Coleraine ace Stephen Lowry on difficult times, why he's so lucky to have wife Camilla, and taking on brother Philip in Cup final.
Q What is your earliest football memory?
A I played as a striker for Newtowne Youths in Limavady and Termoncanice Primary School. We always had strong teams at Newtowne and I played against men which helped me develop physically. It was a steep learning curve at times, but a good education and prepared me well for the challenge at Limavady Youth at Under-18 level under Paddy McGonigle. Limavady managers around this time included Eddie Seydak, Paul Kee and then Tommy Wright. I broke into the first team under Eddie and Paul Kee, who then gave me my debut.
Q Who was your favourite footballer growing up?
A I am an Arsenal fan and they were great to watch when I was growing up. I loved Tony Adams and Patrick Vieira - they were proper footballers. There was no fuss with them, true winners.
Q What has been the best and worst moment of your football career to date?
A The best moment of my career to date was winning the league, Irish Cup and County Antrim Shield in the 2016-17 season with Linfield. I played a good role in the success we had that season, and scored a few crucial goals along the way. We had a great changing room where I made friends for life. I must give a notable mention to our game away to Celtic in the Champions League qualifier at Celtic Park the following season in front of 58,000 people. I've always been a part-time player but that week we all trained and felt like full-time players. As for my worst moment in football, I've lost a few major finals but I would say the worst moment was probably my time at Limavady when I was around 20-years-old and in the First Division. I came back from Ballymena United and at that stage I probably was at a major crossroads as to whether to keep my playing career in the Irish League going or not. Oran Kearney then came in and I haven't looked back since, he helped me to get my confidence and belief back.
Q Who is the best player you have played with and your toughest opponent?
A Sticking to midfielders, I developed a good partnership with Jamie Mulgrew at Linfield. He is most definitely one of the best players that I have played with. I also liked playing in midfield with Lee Patrick when I was coming through the ranks at Limavady and Ballymena, he was a good role model for me, and then playing with Gareth Tommons and Michael Hegarty during my first spell at Coleraine was absolutely brilliant. Those guys were both very under-rated. As for difficult opponents, I found it extremely difficult to get close to Crusaders' Gavin Whyte before he left for England. He is a top player and so fast, while I'm not getting any quicker! I also had some good battles over the years with midfielders like Ryan Catney, Jamie Mulgrew and Mark Sykes, who are all brilliant players and tough to play against.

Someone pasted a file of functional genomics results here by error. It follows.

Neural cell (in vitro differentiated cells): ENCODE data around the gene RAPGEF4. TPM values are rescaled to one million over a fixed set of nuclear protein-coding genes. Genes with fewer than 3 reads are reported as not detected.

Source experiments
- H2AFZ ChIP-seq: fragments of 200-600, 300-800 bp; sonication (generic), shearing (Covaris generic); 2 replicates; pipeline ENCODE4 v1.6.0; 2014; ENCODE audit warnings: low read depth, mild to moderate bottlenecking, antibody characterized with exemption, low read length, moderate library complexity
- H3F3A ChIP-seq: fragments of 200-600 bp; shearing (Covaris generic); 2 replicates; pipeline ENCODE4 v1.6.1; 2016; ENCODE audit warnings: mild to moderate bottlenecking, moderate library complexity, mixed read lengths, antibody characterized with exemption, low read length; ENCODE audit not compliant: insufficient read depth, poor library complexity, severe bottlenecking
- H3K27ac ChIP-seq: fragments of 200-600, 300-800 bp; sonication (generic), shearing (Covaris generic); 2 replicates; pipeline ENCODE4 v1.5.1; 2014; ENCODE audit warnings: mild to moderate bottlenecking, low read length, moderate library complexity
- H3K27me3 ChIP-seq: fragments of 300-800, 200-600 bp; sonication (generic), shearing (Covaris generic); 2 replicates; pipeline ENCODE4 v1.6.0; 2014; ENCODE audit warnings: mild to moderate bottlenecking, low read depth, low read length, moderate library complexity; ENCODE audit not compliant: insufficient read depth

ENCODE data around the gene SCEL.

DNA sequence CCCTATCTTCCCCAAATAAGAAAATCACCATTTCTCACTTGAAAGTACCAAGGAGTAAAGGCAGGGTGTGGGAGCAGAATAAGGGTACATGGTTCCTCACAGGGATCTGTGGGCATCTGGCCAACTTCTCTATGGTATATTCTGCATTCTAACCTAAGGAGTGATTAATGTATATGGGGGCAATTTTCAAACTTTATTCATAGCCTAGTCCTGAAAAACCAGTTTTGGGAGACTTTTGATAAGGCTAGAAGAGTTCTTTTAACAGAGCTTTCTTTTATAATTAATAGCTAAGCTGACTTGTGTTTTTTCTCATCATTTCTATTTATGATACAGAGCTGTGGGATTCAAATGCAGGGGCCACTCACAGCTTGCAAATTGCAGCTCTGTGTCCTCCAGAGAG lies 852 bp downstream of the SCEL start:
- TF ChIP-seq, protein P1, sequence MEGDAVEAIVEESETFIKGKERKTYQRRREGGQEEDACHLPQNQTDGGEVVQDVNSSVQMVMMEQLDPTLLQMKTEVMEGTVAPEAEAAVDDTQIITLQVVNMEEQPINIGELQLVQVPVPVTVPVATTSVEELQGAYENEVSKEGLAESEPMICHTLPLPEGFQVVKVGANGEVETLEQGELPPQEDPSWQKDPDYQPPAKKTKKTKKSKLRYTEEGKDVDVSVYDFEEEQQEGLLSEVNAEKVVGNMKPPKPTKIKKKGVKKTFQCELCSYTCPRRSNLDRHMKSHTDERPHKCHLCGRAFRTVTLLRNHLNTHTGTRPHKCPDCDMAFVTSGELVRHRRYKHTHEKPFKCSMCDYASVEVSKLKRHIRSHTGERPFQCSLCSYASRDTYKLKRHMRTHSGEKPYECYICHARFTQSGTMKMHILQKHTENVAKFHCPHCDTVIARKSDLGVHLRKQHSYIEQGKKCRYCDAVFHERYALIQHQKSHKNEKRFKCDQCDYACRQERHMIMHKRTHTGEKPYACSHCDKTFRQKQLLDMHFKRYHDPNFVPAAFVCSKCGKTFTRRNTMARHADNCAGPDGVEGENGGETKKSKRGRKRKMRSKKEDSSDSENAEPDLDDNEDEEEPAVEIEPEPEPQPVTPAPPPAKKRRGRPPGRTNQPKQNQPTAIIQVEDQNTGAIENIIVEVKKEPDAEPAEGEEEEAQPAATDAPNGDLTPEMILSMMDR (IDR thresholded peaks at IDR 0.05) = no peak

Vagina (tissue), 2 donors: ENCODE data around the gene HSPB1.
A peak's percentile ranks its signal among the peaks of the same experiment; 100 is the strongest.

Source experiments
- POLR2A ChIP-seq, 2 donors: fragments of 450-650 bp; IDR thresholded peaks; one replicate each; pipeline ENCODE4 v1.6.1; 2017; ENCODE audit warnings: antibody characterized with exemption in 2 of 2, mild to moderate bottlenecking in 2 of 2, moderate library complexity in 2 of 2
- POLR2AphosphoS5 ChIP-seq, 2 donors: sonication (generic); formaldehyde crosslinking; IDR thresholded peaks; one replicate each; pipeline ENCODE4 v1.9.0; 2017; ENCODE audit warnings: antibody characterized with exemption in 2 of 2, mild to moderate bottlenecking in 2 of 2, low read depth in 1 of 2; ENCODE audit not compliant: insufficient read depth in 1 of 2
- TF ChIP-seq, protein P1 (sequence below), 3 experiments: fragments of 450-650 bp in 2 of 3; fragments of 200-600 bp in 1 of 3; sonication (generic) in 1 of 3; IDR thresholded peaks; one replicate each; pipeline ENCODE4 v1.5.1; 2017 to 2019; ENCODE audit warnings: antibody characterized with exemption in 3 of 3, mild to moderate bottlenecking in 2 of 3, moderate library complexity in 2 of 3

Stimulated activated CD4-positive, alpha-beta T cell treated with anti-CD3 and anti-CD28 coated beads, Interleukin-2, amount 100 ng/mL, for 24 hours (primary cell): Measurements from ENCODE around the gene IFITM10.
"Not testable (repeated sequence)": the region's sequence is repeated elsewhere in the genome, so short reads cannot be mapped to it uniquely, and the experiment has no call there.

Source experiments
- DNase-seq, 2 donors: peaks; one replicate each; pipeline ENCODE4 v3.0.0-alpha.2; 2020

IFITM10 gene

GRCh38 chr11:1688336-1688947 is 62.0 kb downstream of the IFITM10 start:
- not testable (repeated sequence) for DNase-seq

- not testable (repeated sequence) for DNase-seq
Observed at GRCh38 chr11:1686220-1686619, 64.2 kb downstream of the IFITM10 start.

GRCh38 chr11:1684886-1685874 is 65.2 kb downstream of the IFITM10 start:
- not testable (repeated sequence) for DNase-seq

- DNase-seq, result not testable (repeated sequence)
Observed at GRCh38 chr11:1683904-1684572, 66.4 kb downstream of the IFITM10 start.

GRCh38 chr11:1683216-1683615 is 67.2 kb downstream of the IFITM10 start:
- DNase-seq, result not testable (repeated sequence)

Q Did you ever have an opportunity to make it in the professional game?
A I had a few trials when I was young, around 12 or 13-years-old. I went over to Rushden and Diamonds when I was 15 but I pulled my quad on the first day and that was the end of that. I didn't really have ambitions to play professionally and always assumed I would play in the Irish League, and it worked well for me. I'm proud of what I have achieved so far with hopefully more special memories to come.
Thumbs up: Stephen Lowry and dad Ken celebrate success with Linfield
Q When you look back at your entire career to date, is there anything that you would have done differently?
A When I was aged 18 to 25 I would have worked harder as I didn't play enough football at a higher level in this particular period of time. Generally, though, I am happy with how everything has worked out and I have some great memories and friends through football.
Q Your brother Philip is also a well known Irish League player, who is currently playing with Crusaders. You have played against each other many times and will do so again in tomorrow's BetMcLean League Cup final at Windsor Park. What's that feeling like, and has it ever brought tension to the Lowry household!?
A Honestly, it has never brought any tension or anything like that to the household - just a lot of banter and topics of conversation. The most high-profile incident that has occurred between us was when I injured him (by accident), but it was never made into a big deal and it certainly didn't affect our relationship in any way. In the bigger games against each other, we generally wouldn't ask about teams or tactics but we would chat regularly and are still best mates. In the bigger games, such as the upcoming League Cup final, it's not nice as someone has to lose, however we are both lucky to be in the position we are in, playing for two great clubs.